Rick Santorum’s geographic suicide pact

While the 2014 midterm election season has not yet fully taken shape, reading most major press outlets, one could be forgiven for concluding that the 2016 presidential primary has already kicked off. At least, that seems to be the impression of former Pennsylvania senator, and 2012 candidate, Rick Santorum, who has all but explicitly declared his intent to run for the office again in an interview with Time magazine.

Santorum starts off that interview sticking to a standard script that few conservatives would argue with. But then, at one point, he rushes spectacularly headlong into misguided political thinking, offering his analysis on how he would have defeated President Barack Obama last time around:

I would have been able to attract the voters in the states that mattered. Romney would probably do better than me in New Jersey and California and New York. But I’d do better in Michigan, Ohio, Pennsylvania, Wisconsin, Virginia—in the states that were going to decide the election. Look at how we did in Ohio in the primary. We got outspent by huge amounts. I didn’t run a single ad in the Cleveland market, and we still almost beat him in Ohio.

One could excuse Santorum his inelegant phrasing and assume that by “the states that mattered,” he means “the states that were comparably winnable.” But unfortunately, this comment is representative of a much larger failing on the part of a specific variety of Republican, Santorum among them, who tend to write off demographically unfriendly states not merely as unwinnable, but as worthy of absolute contempt.

This is not merely an offensively parochial attitude to have, it is also a losing one. And it’s one Santorum managed to avoid earlier in the interview, in this passage:

Even Santorum’s current gig as CEO of the Christian movie company Echolight Studios serves, in some ways, as preparation for another try at the GOP nomination. ‘I’m a storyteller. I see this in some respects as refining my craft,’ he says. ‘Reagan did it the other way, right?’

If anyone believes Ronald Reagan would have written off his home state of California, or states like New York and New Jersey (both of which voted for him twice), they’re mad. And if anyone thinks a winning Republican Party can ignore these states (one of which may, in fact, field a 2016 GOP contender of its own), they are simply naïve. Santorum most definitely fits the bill.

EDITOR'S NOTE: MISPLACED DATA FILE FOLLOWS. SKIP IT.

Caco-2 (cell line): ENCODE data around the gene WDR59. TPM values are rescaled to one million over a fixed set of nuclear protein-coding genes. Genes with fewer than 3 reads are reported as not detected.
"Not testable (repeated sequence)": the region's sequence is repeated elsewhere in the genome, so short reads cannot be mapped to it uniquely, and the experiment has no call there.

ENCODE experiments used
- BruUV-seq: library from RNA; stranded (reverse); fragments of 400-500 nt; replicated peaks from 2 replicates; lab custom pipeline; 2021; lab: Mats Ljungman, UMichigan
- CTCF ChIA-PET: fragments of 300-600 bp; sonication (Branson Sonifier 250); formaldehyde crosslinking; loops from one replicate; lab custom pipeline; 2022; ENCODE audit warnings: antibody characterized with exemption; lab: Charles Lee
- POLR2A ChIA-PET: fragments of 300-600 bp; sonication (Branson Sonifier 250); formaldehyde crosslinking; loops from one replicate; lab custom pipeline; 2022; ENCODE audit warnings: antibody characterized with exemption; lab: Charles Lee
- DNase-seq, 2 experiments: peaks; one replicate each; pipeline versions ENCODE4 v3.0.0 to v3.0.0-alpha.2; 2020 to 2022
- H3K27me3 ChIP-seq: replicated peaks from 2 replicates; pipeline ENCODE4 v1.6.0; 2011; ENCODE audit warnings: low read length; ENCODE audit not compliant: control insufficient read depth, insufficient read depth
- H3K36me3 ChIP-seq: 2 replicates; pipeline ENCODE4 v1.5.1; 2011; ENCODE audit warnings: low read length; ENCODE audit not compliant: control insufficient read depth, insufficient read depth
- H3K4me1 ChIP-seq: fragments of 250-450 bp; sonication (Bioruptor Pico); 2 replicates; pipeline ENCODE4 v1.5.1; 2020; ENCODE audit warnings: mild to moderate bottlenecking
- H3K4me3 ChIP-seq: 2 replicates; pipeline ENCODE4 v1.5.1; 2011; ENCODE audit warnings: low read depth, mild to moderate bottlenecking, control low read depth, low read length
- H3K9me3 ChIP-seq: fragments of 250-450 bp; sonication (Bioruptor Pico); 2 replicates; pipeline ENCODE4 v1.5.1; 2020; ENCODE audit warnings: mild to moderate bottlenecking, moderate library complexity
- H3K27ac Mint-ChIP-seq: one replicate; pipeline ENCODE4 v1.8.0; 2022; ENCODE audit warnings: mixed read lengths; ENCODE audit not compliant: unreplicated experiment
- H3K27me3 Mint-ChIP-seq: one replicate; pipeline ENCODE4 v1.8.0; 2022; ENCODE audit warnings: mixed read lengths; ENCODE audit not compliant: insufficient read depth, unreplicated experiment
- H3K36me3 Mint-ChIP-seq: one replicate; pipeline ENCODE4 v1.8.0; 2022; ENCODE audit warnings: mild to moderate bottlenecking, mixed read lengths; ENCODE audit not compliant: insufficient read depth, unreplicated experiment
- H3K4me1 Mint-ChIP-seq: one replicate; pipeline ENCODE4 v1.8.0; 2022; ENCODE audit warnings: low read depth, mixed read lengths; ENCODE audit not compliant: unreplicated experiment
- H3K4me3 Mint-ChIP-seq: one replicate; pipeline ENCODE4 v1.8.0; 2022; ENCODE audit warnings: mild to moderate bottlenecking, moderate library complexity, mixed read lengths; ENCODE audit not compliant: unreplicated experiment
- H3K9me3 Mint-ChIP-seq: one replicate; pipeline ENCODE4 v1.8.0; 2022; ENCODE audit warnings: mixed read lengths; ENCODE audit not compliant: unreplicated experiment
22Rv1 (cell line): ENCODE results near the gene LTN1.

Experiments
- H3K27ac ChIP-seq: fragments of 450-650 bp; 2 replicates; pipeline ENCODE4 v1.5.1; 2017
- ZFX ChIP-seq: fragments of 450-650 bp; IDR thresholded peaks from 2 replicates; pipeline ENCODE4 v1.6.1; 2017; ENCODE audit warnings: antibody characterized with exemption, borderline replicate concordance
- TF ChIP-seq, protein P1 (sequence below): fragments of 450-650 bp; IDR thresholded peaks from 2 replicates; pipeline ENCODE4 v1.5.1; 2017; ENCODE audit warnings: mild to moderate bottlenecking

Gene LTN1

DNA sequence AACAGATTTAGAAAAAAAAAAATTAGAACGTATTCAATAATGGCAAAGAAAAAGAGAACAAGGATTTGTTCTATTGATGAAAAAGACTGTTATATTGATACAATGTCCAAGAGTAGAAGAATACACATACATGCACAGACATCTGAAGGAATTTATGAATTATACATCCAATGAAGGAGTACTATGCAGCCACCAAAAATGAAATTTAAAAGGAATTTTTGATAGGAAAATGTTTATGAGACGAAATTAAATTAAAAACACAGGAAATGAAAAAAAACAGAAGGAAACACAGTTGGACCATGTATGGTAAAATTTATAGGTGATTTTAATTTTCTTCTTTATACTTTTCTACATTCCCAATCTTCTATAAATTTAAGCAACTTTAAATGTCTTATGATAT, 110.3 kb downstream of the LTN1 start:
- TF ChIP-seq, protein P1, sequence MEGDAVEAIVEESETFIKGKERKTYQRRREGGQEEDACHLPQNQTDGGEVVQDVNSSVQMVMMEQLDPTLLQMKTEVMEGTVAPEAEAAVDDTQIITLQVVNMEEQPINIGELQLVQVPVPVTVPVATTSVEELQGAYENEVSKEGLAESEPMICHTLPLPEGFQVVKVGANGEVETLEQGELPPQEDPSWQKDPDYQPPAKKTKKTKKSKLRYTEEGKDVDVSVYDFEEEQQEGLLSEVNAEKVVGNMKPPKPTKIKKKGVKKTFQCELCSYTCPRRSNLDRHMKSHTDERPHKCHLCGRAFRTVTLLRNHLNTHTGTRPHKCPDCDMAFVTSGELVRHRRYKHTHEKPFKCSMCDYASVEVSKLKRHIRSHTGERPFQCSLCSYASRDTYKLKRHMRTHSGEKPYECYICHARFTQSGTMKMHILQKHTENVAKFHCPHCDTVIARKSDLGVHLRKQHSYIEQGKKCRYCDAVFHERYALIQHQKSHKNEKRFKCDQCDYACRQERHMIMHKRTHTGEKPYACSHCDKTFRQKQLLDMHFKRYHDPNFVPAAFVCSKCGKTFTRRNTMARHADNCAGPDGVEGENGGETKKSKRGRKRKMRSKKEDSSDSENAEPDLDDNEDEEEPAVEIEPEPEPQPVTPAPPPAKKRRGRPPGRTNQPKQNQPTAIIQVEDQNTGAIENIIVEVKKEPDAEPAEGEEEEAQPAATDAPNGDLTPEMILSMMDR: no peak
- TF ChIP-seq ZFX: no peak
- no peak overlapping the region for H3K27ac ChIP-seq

To begin with, there is the obvious mathematical irony that the states in which Santorum believes Romney would have been competitive are worth more electoral votes than the ones in which he believes he himself would have been competitive. In fact, in conceding the three states he does, Santorum effectively concedes nearly one-fifth of the entire electoral vote count. Not exactly mathematical wisdom, especially if he had been right about Romney’s competitiveness in any of these states. If the GOP could find a candidate capable of actually taking New York, California and New Jersey back, it would be sheer folly not to have that candidate on the ticket in some capacity.

It’s true that, barring a surging political realignment, Republicans are unlikely to win back some of these now solidly blue states. But some possible 2016 contenders like Rand Paul are nonetheless courting people in precisely these lions’ dens, and that could prove crucial. Besides their mathematical importance, California and New York are the font of nearly every element of American culture and media. A candidate who alienates those states can expect to see their campaign derailed via cultural and news memes before the Democrats even start trying. One doesn’t even need to Google Santorum’s name to know how easy that would be in his case.

But finally, the importance of campaigning in states like California, New York and New Jersey is even more simple than all this: campaigning in these states today is a dress rehearsal for campaigning nationwide. By 2040, campaigners like Santorum might feel nostalgic for campaigning in present-day New York, seeing as the demographics of the country will look more like present-day California by that time. By contrast, most of the states Santorum cites as his strongholds lag demographic trends. Michigan, for instance, is 3 percent more white than the country as a whole.

Unfortunately, in Santorum’s case, this is probably no accident. He ran his last campaign as a love letter to the sorts of dying industries that propped up an American social order that has rapidly obsolesced, one built around the sort of plodding, manufacturing industries that used to dominate the states he mentions. Candidates today need to have a vision for our tech-focused, global, entrepreneurship-driven world. Those states that are peopled with younger voters who were raised in this world have seen their reliably Republican status shift as soon as they start running candidates whose appeal rests solely on the politics of cultural and social nostalgia. That is no accident.

Rick Santorum may compare himself to Reagan, but his political theory is closer to Pat Buchanan’s. While the town of Ellijay, Ga., might regret this, Buchanan never even won a nomination, let alone the presidency.

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